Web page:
By Josh Perry, Editor
Engineers at the University of Pittsburgh (Pa.) used linear stability theory and direct numerical simulations to discover the fluid instabilities in the model for katabatic slope flows originally proposed by German scientist Ludwig Prandtl, who is considered the father of modern aerodynamics.
Pitt researchers have discovered new insights into the foundational text for modern aerodynamics. (University of Pittsburgh/YouTube)
Prandtl’s book, “Essentials of Fluid Dynamics,” was translated from the original German in 1952 and has been adapted and revised numerous times by engineering students and researchers. It is currently available under the title, “Prandtl – Essentials of Fluid Mechanics.”
According to a report from the university, the last three pages of Prandtl’s original work have been largely ignored by the fluid mechanics community and those mathematical solutions had disappeared from the current version. That was until Pitt researchers, using supercomputers, explored those equations to find new insights.
“Katabatic slope flows are gravity-driven winds common over large ice sheets or during nighttime on mountain slopes, where cool air flows downhill,” the article explained. “Understanding those winds are vital for reliable weather predictions, which are important for air quality, aviation and agriculture. But the complexity of the terrain, the stratification of the atmosphere and fluid turbulence make computer modeling of winds around mountains difficult. Since Prandtl’s model does not set the conditions for when a slope flow would become turbulent, that deficiency makes it difficult, for example, to predict weather for the area around Salt Lake City in Utah, where the area’s prolonged inversions create a challenging environment for air quality.”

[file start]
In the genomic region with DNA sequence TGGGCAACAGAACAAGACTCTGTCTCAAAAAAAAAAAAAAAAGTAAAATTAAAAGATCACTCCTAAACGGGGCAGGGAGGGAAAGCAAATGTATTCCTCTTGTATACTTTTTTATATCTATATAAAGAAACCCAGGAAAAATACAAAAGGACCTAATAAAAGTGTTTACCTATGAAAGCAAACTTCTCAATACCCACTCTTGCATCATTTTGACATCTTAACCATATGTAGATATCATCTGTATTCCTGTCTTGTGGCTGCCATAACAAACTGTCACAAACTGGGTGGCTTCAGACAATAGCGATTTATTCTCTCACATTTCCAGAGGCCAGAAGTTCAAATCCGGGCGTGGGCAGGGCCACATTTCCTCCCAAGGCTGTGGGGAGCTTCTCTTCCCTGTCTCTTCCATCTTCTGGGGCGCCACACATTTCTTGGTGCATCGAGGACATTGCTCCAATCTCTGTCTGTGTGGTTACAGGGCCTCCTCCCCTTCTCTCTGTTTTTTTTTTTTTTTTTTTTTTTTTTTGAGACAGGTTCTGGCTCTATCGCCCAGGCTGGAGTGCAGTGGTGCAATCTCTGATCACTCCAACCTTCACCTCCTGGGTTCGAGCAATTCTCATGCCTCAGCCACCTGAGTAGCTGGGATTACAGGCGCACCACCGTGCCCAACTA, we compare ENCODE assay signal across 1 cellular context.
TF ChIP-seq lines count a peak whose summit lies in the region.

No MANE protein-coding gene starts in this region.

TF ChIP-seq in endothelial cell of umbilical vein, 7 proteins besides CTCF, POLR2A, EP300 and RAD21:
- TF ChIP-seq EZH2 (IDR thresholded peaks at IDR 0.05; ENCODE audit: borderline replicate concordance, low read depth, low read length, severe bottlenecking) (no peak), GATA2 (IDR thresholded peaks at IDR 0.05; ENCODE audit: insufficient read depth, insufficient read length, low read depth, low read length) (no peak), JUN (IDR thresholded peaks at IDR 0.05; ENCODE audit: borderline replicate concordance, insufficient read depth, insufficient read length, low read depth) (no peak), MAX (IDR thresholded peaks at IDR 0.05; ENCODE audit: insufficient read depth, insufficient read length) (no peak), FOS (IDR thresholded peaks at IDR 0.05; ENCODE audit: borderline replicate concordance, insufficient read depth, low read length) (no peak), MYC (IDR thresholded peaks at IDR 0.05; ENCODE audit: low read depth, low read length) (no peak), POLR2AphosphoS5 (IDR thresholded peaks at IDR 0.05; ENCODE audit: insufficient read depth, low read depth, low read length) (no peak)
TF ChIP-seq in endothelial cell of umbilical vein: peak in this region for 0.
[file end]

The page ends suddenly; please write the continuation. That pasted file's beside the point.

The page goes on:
In the age of supercomputers, it is easier for engineers to calculate the impact of complex terrains. Researchers discovered that the original formulation is “prone to unique fluid instabilities” because of the slope angle and a new dimensionless number.
One of the key findings is that a single dimensionless number cannot determine the dynamic stability of katabatic slope, which is the current model for the meteorology and fluid dynamics community. While the Richardson number is part of the equations, researchers have discovered there are other factors at play.
The research was recently published in the Journal of Fluid Mechanics. The abstract stated:
“We investigate the stability of the Prandtl model for katabatic slope flows using both linear stability theory and direct numerical simulations. Starting from Prandtl’s analytical solution for uniformly cooled laminar slope flows, we use linear stability theory to identify the onset of instability and features of the most unstable modes.
“Our results show that the Prandtl model for parallel katabatic slope flows is prone to transverse and longitudinal modes of instability. The transverse mode of instability manifests itself as stationary vortical flow structures aligned in the along-slope direction, whereas the longitudinal mode of instability emerges as waves propagating in the base-flow direction. Beyond the stability limits, these two modes of instability coexist and form a complex flow structure crisscrossing the plane of flow.
“The emergence of a particular form of these instabilities depends strongly on three dimensionless parameters, which are the slope angle, the Prandtl number and a newly introduced stratification perturbation parameter, which is proportional to the relative importance of the disturbance to the background stratification due to the imposed surface buoyancy flux.
“We demonstrate that when this parameter is sufficiently large, then the stabilizing effect of the background stratification can be overcome. For shallow slopes, the transverse mode of instability emerges despite meeting the Miles–Howard stability criterion of Ri>0.25.
“At steep slope angles, slope flow can remain linearly stable despite attaining Richardson numbers as low as 3×10−3.”
Learn more in the video below: